I'd say since your language is based on trace you don't offer a simple command line REPL. Rather at breakpoints you allow variable and expression evaluation, which makes it part of the trace and intellectually connected to the tracing not to the authoring function. So I'd say a button on the trace pane that allows the person to enter an expression which gets evaluated and that splits the trace pane.

As for a terminal, I'd say given the trace focus which is fundamentally a dual pane IDE function, i.e. in a deep fundamental sense graphical I'd feel comfortable reduce terminal to something that is impractical. Go ahead and make the language unpleasant outside of an IDE similar to yours.

No one ever programs logo without an actual graphical turtle on the screen. The whole point of the language is the tie between the IDE turtle and the code. Similarly for your trace based system.


As for compilation errors, I'd inject them right into the code in RED. It is an IDE take advantage of the fact that you can intermix the output of the compiler with the original source file.


I really like the idea of pervasive named parameters. In my experience, new programmers seem to be susceptible to long function signatures—if the parameters are named, at least the order need not trip them up. The tilde syntax isn’t immediately clear, though; I would prefer something with = or :, e.g., push(array=ret top=func(arg=v)). Also, naming functions is hard enough; now programmers need to name their parameters as well, and will likely give them poor names.

Could you elaborate on your “simplified model of references to values”?

If you’re looking for readable parsing/matching primitives, you might investigate some (Haskell) parsing libraries such as Parsec or Alex.

On an unrelated note, the bright green text on the website is not very readable. You should consider changing it.

more on simplified model of references

Assignment with = copies the value of the expression into left hand side.

Assignment with := makes a reference; the left hand side is now a reference to the right hand side. If the right hand side is a reference then both left and right hand side will refer to the same data.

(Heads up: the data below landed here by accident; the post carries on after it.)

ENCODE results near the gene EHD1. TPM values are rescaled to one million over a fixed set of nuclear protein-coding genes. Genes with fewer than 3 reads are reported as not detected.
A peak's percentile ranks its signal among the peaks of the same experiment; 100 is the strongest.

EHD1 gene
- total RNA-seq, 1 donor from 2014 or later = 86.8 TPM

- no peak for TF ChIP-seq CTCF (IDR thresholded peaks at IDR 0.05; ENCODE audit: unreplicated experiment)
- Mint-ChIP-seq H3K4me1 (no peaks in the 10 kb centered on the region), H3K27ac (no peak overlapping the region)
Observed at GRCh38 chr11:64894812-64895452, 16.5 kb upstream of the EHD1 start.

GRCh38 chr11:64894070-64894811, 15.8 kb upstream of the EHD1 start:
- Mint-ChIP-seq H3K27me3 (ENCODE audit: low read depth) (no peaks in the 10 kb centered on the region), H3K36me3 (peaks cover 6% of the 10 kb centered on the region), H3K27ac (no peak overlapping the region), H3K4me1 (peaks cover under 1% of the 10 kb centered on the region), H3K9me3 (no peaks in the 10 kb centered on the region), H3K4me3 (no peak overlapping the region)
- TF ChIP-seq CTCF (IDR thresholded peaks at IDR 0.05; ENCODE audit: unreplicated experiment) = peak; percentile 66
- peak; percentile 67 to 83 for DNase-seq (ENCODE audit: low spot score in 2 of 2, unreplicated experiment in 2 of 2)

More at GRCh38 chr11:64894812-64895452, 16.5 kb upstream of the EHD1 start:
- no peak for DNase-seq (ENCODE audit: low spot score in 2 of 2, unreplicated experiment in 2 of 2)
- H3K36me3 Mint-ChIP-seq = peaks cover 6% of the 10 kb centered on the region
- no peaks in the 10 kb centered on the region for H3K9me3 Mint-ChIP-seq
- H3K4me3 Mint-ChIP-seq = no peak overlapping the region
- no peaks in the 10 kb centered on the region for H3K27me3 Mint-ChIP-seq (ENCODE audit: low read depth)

There is no dereference opererator; if a reference is used then you automatically get the value of the reference.

Is that really simpler? Good question;
It does away with call by sharing, which is a bit ambiguous;
Also I guess that normal usage is simpler because the dereference operator becomes implicit.

On the other hand it doesn't make the runtime faster ;-)

Parser libraries

Thanks for the suggestion on colors; I have fixed them.

Now I have looked at the documentation for Parsec and Alex and Happy; What I don't understand is how they handle ambiguities of the input grammar and left recursion; Any ideas ?

Are named parameters any good?

>Also, naming functions is hard enough; now programmers need to
>name their parameters as well, and will likely give them poor names.

Are named parameters any good? On one hand they add context and make it easier to read code; when one looks at a function call with positional arguments one has to recall the whole function signature just to make sense of what is written on the screen, not very clear.

Finding good names is hard, I agree, but the benefit of added readability is worth the cost.

It is harder to write down a function call when using named parameters, I think here and IDE will eventually help;

I'm interested to see how it look in practive

In theory, I think that named parameters are better than positional arguments because they can provide better readability.
But in practice I'm not so sure: they provide better readability when you call a function with numbers not variable, but you're not supposed to put numbers in the code (aside from defining const value of course) so when you have named parameter and descriptive variable name aren't those two names redundant?
An example:
print(color:color_blue, style:style_bold, text:my_text);

I like the idea of binding

I like the idea of binding values in a call to arguments based on matching type. If there is any ambiguity, then you can specify the name explicitly. So in your case print(color_blue, style_bold, my_text) or print(style_bold, color_blue, my_text). If you have two colors, then you'll have to disambiguate using named params.

The problem with named

The problem with named parameters is that changing a name changes every call site. Some of these call sites may not be in your own code.

Bug or feature?

Cosmetic changes to symbol names (renaming with no intended change to binding) is a problem that exists for non-parameter symbols already and can be mitigated with refactoring tools. If more semantically significant changes to symbol names require you to revisit binding sites, that's probably a good thing.

Cosmetic changes to symbol